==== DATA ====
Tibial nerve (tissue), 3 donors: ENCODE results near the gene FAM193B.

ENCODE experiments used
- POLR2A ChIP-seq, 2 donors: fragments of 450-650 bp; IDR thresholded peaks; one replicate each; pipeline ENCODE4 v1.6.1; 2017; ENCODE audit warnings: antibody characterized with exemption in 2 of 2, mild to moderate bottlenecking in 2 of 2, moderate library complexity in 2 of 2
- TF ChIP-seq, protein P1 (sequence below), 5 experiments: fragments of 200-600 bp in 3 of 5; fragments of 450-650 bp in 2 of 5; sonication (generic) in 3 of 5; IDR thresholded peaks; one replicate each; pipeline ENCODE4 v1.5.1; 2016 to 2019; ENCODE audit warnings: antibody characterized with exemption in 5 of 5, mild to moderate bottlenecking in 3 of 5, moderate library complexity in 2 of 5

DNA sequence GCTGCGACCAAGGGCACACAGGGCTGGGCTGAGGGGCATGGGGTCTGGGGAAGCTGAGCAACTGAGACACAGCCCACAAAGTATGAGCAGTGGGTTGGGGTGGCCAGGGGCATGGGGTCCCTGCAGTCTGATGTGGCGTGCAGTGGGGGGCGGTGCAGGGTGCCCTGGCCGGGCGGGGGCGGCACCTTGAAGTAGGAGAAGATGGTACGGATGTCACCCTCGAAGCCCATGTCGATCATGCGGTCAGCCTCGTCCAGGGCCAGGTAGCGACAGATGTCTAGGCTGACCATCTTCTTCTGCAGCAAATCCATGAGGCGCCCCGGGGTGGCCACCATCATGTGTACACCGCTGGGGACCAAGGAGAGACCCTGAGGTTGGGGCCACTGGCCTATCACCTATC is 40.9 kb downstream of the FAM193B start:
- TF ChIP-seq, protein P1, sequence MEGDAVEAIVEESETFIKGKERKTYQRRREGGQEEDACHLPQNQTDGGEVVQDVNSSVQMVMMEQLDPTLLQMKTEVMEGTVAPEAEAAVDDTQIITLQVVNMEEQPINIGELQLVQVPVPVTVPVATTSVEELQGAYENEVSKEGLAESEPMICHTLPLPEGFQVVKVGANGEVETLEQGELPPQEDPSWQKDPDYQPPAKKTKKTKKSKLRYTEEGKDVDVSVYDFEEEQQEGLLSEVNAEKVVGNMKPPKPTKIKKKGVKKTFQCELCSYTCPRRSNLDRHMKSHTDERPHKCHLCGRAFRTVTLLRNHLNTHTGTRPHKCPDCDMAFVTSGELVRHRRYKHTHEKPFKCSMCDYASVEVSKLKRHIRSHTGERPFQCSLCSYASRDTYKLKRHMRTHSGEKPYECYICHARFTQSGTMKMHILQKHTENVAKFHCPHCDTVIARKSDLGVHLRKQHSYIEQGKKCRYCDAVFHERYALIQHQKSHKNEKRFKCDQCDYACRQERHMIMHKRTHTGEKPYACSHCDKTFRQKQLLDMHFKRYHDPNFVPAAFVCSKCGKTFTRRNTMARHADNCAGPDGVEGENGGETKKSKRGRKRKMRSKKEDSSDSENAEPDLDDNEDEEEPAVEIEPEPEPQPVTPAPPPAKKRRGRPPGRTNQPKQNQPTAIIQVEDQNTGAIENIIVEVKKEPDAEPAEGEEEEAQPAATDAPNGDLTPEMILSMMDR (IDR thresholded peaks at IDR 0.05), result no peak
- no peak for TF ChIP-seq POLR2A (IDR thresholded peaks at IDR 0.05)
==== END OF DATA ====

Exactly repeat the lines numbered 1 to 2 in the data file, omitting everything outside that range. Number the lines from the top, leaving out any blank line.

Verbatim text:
Tibial nerve (tissue), 3 donors: ENCODE results near the gene FAM193B.

ENCODE experiments used